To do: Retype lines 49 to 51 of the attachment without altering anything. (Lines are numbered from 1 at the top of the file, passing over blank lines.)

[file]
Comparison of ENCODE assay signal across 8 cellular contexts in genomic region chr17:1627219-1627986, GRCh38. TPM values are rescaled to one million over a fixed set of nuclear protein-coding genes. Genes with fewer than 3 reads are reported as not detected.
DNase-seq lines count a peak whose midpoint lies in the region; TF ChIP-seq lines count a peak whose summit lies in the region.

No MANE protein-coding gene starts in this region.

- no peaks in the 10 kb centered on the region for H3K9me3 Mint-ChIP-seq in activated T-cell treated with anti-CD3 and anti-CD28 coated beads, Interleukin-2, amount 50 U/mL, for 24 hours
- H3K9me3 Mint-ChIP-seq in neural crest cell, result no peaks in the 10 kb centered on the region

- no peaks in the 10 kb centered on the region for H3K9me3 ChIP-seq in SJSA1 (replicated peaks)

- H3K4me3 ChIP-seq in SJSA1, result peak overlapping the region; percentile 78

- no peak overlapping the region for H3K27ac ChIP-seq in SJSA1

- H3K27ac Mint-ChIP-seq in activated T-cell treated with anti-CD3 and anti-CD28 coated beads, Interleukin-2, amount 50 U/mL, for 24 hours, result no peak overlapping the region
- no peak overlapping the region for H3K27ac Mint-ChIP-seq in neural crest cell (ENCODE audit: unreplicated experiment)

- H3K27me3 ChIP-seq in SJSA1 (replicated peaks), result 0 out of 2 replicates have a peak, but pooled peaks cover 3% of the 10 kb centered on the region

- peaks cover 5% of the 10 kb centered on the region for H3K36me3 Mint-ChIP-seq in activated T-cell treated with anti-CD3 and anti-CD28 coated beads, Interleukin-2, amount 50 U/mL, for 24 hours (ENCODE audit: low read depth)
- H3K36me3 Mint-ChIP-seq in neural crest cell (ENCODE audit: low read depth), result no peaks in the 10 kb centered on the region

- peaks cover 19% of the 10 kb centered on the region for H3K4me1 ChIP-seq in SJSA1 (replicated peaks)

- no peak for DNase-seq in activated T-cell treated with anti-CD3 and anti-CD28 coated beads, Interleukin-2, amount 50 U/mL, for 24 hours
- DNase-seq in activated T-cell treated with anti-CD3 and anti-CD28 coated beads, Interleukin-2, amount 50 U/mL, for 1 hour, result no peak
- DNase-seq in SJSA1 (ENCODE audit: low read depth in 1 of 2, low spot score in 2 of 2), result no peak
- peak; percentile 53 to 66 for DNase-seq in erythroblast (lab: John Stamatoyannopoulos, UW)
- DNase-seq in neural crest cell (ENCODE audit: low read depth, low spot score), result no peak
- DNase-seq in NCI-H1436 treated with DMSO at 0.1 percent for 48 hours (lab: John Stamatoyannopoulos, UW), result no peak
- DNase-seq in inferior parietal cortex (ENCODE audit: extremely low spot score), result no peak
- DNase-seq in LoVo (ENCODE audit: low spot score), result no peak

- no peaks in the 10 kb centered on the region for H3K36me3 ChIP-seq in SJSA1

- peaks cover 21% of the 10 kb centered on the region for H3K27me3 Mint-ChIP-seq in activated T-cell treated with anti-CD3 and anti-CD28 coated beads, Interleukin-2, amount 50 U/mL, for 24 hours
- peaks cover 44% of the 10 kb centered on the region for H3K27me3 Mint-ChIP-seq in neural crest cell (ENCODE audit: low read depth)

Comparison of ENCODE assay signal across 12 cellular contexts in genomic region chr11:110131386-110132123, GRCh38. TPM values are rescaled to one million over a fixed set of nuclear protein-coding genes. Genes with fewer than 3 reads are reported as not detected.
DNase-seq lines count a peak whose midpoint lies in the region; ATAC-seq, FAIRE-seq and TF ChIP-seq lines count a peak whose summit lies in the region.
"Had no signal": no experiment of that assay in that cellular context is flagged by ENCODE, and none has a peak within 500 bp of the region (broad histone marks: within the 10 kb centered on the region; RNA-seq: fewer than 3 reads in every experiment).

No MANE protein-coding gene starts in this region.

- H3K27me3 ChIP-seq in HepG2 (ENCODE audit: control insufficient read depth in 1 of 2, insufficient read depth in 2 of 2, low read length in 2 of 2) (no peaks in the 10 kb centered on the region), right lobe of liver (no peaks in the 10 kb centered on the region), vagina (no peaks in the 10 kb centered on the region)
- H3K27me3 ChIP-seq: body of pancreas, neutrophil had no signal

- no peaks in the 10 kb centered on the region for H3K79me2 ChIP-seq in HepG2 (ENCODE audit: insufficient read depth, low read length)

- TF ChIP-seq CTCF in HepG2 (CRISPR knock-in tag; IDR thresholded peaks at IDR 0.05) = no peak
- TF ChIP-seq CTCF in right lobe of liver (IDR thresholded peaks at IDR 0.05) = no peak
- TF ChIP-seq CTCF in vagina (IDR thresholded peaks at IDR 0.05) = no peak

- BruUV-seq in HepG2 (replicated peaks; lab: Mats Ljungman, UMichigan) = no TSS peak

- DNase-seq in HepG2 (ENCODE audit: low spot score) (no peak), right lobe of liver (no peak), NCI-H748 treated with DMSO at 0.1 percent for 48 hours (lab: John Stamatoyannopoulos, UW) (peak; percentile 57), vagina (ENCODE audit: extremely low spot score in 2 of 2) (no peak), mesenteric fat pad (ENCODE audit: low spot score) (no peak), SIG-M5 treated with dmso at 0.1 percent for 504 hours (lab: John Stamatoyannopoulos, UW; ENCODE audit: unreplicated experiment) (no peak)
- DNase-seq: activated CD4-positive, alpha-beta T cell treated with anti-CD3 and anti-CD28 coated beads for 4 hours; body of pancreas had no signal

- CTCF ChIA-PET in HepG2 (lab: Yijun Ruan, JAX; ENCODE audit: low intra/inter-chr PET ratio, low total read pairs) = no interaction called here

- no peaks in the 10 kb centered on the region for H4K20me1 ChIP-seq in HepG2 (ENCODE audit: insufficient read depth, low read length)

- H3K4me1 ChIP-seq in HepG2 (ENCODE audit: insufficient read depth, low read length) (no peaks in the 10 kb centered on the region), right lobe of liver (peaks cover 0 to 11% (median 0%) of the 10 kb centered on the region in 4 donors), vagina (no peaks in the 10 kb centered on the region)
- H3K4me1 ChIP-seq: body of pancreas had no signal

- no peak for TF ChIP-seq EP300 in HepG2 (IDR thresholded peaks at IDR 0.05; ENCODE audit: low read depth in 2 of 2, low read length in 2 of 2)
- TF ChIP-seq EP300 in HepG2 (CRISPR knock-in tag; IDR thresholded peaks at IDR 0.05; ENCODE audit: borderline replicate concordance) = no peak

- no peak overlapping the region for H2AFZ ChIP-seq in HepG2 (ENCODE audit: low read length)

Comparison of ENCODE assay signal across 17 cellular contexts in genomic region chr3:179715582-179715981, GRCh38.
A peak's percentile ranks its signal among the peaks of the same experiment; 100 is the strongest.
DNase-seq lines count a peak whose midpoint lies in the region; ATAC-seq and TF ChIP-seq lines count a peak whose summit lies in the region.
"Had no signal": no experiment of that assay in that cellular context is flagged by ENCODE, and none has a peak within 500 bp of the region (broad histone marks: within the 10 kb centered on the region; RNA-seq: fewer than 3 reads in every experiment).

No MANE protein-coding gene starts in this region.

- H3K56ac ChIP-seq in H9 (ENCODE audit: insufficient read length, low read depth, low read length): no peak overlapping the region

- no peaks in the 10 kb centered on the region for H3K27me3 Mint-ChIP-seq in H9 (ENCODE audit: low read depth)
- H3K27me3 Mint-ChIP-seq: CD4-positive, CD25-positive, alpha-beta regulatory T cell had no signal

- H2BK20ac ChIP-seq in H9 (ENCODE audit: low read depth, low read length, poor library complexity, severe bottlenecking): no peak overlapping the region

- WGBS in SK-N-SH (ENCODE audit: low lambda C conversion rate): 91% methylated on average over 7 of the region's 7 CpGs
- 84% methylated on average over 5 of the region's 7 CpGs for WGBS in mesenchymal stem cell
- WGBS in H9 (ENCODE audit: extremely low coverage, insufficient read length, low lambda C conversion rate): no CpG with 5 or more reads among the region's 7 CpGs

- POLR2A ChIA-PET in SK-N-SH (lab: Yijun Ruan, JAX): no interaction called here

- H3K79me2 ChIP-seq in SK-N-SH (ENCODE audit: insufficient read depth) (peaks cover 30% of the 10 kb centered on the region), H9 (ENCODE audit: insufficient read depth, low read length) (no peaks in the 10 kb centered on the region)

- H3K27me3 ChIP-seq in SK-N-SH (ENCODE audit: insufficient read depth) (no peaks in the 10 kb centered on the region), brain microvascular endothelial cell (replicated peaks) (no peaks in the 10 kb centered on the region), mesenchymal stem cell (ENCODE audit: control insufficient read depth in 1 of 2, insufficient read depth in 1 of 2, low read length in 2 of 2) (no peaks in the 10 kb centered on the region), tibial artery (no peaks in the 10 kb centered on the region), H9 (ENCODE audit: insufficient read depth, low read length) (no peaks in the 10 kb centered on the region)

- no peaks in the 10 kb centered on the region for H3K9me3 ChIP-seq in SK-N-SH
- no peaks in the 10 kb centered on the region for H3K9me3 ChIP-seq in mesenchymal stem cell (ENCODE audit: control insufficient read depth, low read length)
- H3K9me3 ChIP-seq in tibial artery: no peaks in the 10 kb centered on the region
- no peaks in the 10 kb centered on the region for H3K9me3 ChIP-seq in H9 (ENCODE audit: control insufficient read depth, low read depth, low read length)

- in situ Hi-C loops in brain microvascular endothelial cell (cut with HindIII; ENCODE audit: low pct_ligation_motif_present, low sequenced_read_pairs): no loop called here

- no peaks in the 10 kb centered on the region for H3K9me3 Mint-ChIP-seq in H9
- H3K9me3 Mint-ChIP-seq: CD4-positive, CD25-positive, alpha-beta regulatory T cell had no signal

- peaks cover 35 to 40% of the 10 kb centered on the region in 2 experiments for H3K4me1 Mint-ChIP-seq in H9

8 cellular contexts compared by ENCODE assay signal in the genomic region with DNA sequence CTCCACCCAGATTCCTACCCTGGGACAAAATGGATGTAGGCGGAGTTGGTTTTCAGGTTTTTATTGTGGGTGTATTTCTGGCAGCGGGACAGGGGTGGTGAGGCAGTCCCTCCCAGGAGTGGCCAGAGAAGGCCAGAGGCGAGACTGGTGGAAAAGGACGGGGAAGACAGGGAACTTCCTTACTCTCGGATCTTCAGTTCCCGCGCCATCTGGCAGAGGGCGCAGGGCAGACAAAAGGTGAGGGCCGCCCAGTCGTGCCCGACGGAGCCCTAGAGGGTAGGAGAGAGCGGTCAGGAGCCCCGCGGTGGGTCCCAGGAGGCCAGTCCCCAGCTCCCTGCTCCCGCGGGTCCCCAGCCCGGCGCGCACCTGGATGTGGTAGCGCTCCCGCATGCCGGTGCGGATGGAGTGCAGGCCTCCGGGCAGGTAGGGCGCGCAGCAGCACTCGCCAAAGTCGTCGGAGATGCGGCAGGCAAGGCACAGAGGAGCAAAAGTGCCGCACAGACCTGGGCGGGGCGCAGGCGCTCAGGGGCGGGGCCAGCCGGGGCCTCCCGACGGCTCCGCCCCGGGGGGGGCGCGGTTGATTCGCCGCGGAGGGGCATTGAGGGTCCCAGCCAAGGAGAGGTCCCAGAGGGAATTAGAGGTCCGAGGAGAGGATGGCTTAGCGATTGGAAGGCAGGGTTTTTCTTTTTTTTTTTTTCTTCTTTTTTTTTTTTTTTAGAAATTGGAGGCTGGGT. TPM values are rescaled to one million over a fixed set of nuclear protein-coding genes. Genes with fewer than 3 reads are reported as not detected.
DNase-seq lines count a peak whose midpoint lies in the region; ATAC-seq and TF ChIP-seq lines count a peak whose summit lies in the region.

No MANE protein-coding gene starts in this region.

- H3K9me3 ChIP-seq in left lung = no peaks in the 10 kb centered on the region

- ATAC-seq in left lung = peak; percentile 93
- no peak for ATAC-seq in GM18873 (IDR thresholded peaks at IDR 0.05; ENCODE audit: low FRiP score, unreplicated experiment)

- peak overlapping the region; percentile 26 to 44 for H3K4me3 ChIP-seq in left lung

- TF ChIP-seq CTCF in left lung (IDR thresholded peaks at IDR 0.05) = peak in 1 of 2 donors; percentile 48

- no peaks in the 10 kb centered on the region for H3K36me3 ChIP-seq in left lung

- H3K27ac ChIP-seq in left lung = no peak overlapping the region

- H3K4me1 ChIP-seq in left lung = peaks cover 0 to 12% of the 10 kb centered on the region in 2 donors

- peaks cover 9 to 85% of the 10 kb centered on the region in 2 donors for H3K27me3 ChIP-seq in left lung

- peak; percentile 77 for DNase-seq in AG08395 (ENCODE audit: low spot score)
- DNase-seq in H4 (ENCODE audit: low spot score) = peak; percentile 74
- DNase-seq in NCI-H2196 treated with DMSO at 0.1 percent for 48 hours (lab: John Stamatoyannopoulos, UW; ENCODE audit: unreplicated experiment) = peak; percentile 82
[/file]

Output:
"Had no signal": no experiment of that assay in that cellular context is flagged by ENCODE, and none has a peak within 500 bp of the region (broad histone marks: within the 10 kb centered on the region; RNA-seq: fewer than 3 reads in every experiment).

No MANE protein-coding gene starts in this region.

- H3K56ac ChIP-seq in H9 (ENCODE audit: insufficient read length, low read depth, low read length): no peak overlapping the region